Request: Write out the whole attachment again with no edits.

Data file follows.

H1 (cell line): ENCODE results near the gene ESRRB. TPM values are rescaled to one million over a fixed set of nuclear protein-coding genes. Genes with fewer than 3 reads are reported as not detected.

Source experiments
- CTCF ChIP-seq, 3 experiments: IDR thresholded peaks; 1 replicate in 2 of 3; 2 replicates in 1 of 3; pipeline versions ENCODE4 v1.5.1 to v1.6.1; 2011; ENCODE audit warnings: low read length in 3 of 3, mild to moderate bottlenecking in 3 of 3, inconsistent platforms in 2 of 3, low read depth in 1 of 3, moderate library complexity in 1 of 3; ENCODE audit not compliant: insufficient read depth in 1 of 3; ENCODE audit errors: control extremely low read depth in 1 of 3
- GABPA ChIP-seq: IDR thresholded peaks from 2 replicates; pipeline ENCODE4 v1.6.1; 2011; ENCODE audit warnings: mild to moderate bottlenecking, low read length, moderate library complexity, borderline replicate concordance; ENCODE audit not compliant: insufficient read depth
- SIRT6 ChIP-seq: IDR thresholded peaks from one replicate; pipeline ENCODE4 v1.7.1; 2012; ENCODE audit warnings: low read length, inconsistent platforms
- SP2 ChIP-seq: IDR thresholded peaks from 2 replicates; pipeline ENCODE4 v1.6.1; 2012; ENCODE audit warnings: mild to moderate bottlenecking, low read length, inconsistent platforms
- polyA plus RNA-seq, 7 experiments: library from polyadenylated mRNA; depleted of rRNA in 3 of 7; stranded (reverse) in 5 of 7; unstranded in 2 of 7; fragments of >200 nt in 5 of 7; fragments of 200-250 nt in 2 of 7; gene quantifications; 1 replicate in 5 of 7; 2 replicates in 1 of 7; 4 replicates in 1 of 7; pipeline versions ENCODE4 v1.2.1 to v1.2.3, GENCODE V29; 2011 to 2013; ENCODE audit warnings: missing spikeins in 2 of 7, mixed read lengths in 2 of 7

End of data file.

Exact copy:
H1 (cell line): ENCODE results near the gene ESRRB. TPM values are rescaled to one million over a fixed set of nuclear protein-coding genes. Genes with fewer than 3 reads are reported as not detected.

Source experiments
- CTCF ChIP-seq, 3 experiments: IDR thresholded peaks; 1 replicate in 2 of 3; 2 replicates in 1 of 3; pipeline versions ENCODE4 v1.5.1 to v1.6.1; 2011; ENCODE audit warnings: low read length in 3 of 3, mild to moderate bottlenecking in 3 of 3, inconsistent platforms in 2 of 3, low read depth in 1 of 3, moderate library complexity in 1 of 3; ENCODE audit not compliant: insufficient read depth in 1 of 3; ENCODE audit errors: control extremely low read depth in 1 of 3
- GABPA ChIP-seq: IDR thresholded peaks from 2 replicates; pipeline ENCODE4 v1.6.1; 2011; ENCODE audit warnings: mild to moderate bottlenecking, low read length, moderate library complexity, borderline replicate concordance; ENCODE audit not compliant: insufficient read depth
- SIRT6 ChIP-seq: IDR thresholded peaks from one replicate; pipeline ENCODE4 v1.7.1; 2012; ENCODE audit warnings: low read length, inconsistent platforms
- SP2 ChIP-seq: IDR thresholded peaks from 2 replicates; pipeline ENCODE4 v1.6.1; 2012; ENCODE audit warnings: mild to moderate bottlenecking, low read length, inconsistent platforms
- polyA plus RNA-seq, 7 experiments: library from polyadenylated mRNA; depleted of rRNA in 3 of 7; stranded (reverse) in 5 of 7; unstranded in 2 of 7; fragments of >200 nt in 5 of 7; fragments of 200-250 nt in 2 of 7; gene quantifications; 1 replicate in 5 of 7; 2 replicates in 1 of 7; 4 replicates in 1 of 7; pipeline versions ENCODE4 v1.2.1 to v1.2.3, GENCODE V29; 2011 to 2013; ENCODE audit warnings: missing spikeins in 2 of 7, mixed read lengths in 2 of 7